Another challenge I have faced is being a 30-something brown woman with few credits trying to get work in Hollywood. I am basically starting over. San Francisco allowed me to gain confidence in my abilities as an actor. I made some really great work connections, and had great experiences on set, but I’ve had to prove myself all over again in Los Angeles. I’ve had to build relationships with new casting offices. I’ve had to navigate through the plethora of agents and managers – most of whom were uninterested in signing me. And I’ve self-submitted for numerous roles, only to be greeted with… Crickets. But four years later, after feeling slightly more settled in this industry, I have finally started booking work.

Despite my parents’ concerns, despite my inner type-A, guilt-ridden, people-pleaser personality, and despite the ingrained nature of the Hollywood casting beast, I keep at this. Mostly with the support of my husband and a strong belief, this is something I am meant to do. There is no plan B. This is it, so stop asking, ha-ha!

We’d love to hear more about your work.
I think we each have our unique qualities and experiences that influence anything we do. My upbringing, life experiences, and career-trajectory allow me to create work, and characters that bring a fresh perspective to Hollywood. As the daughter of Indian immigrants, and with the current political climate as it is, I truly believe that my presence in this industry and others who look like me help create a narrative that is more representative of our society. There is that saying that we fear what we don’t understand, but by seeing more people like me on TV and in movies, I hope that it will help those who are unfamiliar with non-White Americans, and immigrants have a better understanding of who we are. I think they will find that we are all very similar at the core.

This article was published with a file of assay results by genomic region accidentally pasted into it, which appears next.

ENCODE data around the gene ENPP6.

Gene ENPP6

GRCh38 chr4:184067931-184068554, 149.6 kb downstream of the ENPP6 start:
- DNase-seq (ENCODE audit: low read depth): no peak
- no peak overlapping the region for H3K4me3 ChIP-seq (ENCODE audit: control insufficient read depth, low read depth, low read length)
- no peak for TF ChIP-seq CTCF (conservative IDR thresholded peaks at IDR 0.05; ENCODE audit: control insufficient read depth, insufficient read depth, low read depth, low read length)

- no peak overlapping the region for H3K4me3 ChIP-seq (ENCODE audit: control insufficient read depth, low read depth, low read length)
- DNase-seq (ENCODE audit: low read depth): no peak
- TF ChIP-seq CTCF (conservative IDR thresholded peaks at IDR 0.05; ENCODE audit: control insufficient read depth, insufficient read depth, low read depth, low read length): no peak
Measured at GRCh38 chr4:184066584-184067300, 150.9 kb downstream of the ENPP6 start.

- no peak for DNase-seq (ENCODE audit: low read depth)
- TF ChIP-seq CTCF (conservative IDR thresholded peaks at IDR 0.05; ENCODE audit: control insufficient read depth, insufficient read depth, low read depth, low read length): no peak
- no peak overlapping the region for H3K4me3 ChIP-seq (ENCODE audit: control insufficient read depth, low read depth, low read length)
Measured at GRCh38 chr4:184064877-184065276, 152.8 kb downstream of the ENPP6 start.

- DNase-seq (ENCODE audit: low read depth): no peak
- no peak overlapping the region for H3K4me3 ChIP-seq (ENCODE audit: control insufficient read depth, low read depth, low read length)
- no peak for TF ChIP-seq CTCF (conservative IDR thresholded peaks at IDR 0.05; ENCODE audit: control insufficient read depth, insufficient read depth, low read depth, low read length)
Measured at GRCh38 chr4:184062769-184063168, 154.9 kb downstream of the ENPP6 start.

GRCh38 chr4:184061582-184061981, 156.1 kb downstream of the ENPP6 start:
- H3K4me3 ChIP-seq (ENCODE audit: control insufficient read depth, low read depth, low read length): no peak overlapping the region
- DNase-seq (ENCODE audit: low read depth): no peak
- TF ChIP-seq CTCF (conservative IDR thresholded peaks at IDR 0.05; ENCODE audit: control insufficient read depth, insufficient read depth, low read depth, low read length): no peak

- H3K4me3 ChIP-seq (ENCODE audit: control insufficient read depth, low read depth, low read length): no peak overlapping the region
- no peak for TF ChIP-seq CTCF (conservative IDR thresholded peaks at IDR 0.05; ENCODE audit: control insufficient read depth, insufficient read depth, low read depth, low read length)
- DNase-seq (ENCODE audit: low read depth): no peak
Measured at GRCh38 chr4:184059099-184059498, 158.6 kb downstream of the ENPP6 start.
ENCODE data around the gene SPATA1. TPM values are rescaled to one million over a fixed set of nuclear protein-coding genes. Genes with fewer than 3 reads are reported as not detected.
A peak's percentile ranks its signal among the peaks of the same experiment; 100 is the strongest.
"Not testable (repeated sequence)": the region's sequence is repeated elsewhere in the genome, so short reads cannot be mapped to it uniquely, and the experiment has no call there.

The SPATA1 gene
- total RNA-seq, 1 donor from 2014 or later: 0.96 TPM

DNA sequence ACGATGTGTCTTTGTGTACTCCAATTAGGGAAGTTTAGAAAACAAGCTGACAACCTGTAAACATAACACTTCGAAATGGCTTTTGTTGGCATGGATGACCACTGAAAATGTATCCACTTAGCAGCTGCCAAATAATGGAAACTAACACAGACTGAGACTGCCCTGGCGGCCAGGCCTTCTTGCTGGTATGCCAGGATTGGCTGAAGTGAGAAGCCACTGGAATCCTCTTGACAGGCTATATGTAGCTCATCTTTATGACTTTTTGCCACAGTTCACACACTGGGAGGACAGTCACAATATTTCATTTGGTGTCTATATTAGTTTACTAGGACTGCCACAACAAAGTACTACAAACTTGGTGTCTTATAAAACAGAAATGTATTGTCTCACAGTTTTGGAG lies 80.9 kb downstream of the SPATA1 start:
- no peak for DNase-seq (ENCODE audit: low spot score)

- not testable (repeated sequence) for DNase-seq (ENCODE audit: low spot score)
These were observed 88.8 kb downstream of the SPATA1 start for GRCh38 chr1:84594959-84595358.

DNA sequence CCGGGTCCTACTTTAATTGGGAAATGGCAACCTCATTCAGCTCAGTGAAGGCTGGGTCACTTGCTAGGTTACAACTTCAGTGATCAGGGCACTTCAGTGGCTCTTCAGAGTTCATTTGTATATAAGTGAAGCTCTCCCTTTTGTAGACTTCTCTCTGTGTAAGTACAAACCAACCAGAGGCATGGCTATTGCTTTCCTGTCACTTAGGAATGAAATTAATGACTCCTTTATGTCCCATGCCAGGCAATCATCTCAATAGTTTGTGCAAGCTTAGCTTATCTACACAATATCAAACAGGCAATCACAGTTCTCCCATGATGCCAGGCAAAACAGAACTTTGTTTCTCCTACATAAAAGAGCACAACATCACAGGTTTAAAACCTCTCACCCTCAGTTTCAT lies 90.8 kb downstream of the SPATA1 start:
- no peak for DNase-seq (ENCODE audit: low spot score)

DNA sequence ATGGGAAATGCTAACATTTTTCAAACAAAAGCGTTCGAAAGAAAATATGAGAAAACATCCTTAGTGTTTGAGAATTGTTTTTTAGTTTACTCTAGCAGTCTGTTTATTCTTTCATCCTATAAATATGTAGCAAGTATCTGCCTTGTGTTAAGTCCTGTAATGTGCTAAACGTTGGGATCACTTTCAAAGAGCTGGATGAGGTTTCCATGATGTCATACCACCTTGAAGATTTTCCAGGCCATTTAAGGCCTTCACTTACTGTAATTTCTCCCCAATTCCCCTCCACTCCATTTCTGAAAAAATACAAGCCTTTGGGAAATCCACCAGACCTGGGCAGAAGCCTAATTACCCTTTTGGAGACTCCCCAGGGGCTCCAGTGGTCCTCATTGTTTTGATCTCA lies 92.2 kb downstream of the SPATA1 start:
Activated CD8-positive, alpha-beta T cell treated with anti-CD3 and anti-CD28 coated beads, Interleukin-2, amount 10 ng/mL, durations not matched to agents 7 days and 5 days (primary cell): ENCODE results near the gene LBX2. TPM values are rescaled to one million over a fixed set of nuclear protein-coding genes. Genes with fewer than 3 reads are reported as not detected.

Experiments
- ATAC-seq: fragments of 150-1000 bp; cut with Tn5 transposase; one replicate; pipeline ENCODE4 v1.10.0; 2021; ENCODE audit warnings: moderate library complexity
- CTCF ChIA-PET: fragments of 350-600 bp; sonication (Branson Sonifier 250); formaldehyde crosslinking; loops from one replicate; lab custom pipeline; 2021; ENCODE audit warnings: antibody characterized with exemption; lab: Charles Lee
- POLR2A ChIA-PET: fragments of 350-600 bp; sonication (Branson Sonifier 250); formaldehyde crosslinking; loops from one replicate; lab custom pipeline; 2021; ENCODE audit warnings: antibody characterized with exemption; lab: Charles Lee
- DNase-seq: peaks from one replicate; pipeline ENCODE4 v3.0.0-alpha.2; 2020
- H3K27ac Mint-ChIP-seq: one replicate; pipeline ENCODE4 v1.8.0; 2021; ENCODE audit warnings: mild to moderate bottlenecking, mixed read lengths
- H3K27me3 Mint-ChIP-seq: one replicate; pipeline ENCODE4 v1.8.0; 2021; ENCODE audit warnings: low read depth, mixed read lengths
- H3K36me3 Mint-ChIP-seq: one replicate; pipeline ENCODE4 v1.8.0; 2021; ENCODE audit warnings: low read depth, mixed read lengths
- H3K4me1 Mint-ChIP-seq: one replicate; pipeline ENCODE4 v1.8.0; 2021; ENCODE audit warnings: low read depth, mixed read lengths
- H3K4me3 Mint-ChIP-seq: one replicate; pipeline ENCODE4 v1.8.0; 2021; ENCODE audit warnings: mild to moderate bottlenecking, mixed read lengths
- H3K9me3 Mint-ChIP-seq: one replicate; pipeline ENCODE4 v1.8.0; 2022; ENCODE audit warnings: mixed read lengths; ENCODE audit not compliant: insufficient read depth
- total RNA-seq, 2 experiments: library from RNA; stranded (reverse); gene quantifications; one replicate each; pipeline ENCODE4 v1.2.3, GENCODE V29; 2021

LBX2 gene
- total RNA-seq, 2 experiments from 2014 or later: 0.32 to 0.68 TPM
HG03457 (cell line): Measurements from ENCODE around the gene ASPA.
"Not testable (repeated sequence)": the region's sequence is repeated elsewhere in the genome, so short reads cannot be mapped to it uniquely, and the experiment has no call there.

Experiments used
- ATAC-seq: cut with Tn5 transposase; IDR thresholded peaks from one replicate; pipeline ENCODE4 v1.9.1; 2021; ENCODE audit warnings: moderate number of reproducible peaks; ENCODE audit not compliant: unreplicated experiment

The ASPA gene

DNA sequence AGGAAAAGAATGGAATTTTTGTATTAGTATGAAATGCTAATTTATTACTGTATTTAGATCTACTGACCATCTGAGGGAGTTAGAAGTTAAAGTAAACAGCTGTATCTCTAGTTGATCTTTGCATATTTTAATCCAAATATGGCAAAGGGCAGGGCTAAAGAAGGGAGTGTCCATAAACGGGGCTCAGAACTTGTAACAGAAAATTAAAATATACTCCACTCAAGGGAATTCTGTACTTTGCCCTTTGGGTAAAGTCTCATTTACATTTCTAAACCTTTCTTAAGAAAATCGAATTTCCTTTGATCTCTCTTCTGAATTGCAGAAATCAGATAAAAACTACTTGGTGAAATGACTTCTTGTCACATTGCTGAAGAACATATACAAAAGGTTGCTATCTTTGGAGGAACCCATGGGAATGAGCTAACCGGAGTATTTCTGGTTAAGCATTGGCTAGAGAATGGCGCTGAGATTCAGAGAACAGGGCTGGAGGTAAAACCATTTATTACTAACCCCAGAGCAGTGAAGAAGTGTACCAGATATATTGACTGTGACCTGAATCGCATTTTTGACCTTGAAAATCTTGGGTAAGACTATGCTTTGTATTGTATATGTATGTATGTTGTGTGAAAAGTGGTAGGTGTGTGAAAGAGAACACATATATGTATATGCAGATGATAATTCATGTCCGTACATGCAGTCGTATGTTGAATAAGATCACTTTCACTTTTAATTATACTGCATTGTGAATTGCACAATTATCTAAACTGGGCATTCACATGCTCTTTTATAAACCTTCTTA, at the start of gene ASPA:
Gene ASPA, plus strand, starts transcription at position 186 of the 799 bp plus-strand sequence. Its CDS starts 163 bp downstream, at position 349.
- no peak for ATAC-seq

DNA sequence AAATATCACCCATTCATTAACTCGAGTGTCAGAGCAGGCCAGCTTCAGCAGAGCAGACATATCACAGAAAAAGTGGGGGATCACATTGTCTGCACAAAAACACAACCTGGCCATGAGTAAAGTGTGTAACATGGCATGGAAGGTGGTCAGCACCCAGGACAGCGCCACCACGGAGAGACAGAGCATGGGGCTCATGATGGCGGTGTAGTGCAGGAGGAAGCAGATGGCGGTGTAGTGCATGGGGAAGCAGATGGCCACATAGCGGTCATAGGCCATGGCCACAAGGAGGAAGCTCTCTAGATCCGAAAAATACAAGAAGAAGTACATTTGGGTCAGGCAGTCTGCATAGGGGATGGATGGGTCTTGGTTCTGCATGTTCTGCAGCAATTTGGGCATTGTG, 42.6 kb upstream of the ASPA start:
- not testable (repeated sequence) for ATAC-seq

So, what’s next? Any big plans?
World domination! Just kidding; I am looking forward to auditioning, working, gaining more experience on big sets, building strong relationships with casting offices, and creating more of my content.

I am a huge horror movie fan, so last year I made a horror short called “I am Fine” about an overstretched woman who encounters a masked stranger intent on pushing her further down her self-destructive path. Spoiler alert: She is not fine! I am submitting it to festivals this year. I would also love to get the ball rolling on “Bad Indian Kid” by filming a teaser for it and setting up a crowd-funding page.

I’d be lying if I said I wasn’t hoping to be a series regular on a one-hour cop drama or a cast member on a half-hour sitcom ala “The Office,” BUT in this business, there is so much that is out of your control. So, for the time being, I am focusing on what I can do today – baby steps.

Finally, I am stoked to work on myself. At the end of the day, if you don’t love who you are, no opportunity or accolade in the world – even that Oscar – will make you happy.

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Image Credit:, Tito Perez, Isabella McNeill